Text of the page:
“It’s not so much about looking at it as ‘getting away’ with calories; [it] should be looked at as what your body needs after your workout. For instance, after a boxing class, the amount of energy you used is very high, so you want to be able to put energy back into your body as quickly as possible, hence the name ‘refuel.’ It’s a good idea to grab a protein smoothie on your way out with a slightly higher calorie and carbohydrate count (carbs are your source of energy) if you won’t be eating a proper meal for over an hour or two. Whereas after an afternoon yoga class, the immediate need is more about staying hydrated.
“Your energy expenditure will be much higher in swimming than, say, a light jog (unless it is a light swim, of course!), so again, you want to ensure you refuel with a higher-calorie meal to make up for levels of glycogen you have used in that session (glycogen is your muscle’s energy stores). This also goes a long way to explaining why sometimes you can feel totally knackered an hour or two after your workout versus feeling great,” explains Lo.
Not Losing Weight? Think Calories In vs. Calories Out
Of course, if you’re looking to reach a certain goal, be it muscle gain or fat loss, you need to look at the bigger picture: calories in versus calories out. And not just daily; you can look at your calorie intake over the course of a week if you want to. “As we mentioned, calorie-counting diets do vary depending on a range of factors such as age, lifestyle, and health goals. Generally speaking, though, if you’re on a mission to lose weight, your rest days may be used as a time to refuel and incorporate a slightly higher calorie intake than your work days, which will be more of a standard calorie-count day,” says Lo. This may seem counterintuitive, but your rest days are a good way to replenish your body; eat way too many calories on a work day and you will cancel out the number of calories burned during that session.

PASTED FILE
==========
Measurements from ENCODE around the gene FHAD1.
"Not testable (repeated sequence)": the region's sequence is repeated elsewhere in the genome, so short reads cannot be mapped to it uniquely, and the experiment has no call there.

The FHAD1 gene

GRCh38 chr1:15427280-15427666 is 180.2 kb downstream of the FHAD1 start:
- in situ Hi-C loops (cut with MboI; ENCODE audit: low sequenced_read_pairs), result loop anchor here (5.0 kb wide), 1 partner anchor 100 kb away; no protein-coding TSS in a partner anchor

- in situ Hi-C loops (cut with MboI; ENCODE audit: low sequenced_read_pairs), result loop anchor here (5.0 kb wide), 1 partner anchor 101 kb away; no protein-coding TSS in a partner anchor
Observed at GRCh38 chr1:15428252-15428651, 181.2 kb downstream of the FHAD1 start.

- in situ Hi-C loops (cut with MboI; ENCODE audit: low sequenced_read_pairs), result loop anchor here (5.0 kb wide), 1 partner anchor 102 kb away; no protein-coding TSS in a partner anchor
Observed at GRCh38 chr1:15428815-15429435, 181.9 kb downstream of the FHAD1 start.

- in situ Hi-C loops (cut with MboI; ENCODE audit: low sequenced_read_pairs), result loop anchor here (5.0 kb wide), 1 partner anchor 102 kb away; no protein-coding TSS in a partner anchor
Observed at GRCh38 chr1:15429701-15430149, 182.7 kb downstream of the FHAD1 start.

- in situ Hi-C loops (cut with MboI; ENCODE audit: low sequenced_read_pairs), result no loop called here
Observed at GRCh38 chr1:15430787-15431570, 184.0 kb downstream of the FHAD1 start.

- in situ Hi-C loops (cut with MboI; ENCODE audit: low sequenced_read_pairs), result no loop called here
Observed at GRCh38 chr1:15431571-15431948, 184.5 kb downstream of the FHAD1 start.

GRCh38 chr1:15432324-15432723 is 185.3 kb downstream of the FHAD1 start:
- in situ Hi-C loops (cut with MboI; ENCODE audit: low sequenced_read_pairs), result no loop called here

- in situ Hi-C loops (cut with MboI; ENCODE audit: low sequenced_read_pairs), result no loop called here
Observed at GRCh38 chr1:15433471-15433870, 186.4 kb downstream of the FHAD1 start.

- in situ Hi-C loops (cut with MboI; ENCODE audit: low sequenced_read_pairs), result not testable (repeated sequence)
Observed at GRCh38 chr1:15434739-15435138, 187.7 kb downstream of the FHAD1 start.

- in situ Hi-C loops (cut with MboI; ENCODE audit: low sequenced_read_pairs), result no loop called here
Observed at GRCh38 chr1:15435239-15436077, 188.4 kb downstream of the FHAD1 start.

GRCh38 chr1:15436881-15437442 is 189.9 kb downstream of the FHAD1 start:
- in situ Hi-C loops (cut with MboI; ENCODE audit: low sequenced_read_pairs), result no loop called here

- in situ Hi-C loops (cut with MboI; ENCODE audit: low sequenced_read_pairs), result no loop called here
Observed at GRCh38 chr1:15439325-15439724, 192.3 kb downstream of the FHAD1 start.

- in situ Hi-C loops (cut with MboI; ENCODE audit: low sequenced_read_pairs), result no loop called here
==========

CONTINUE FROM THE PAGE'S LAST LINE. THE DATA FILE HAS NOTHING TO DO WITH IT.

“I would suggest changing up your diet by working out your basal metabolic rate, which is the minimum amount of energy you need to keep your body functioning. Here’s the equation. Once you’ve got your BMR and exercise plan, you can multiply your BMR by the corresponding number and activity to give a recommended daily calorie intake,” explains Lo. As a lot of diets, it’s a bit of trial and error. Eat too much and you’ll put weight on. Eat too little and your body will store any calories, so you sometimes need to tweak the number to find your sweet spot.
“If someone is exercising lots and not noticing any fat loss, this could be a common case of your training plateauing (e.g., if you go and do the same routine every week or go to the same classes where there is no structured planning for progression). It’s the same rules with your diet,” says Lo. “Think about it; you use your body weight to calculate that BMR, so as you lose weight—half a stone, a stone or more—you’ll want to recalculate those numbers, otherwise you may hit a plateau.”
If you’re crazy-hungry, it can be really frustrating and disheartening, we know. “This means your body is crying out for food, as you are not refuelling the energy used!” explains Lo. “If this is the case, then you should consider adding healthy snacks into your diet mid-morning (around 10:30 a.m.) and mid-afternoon (around 4 p.m). This will keep your energy levels constant throughout the day.”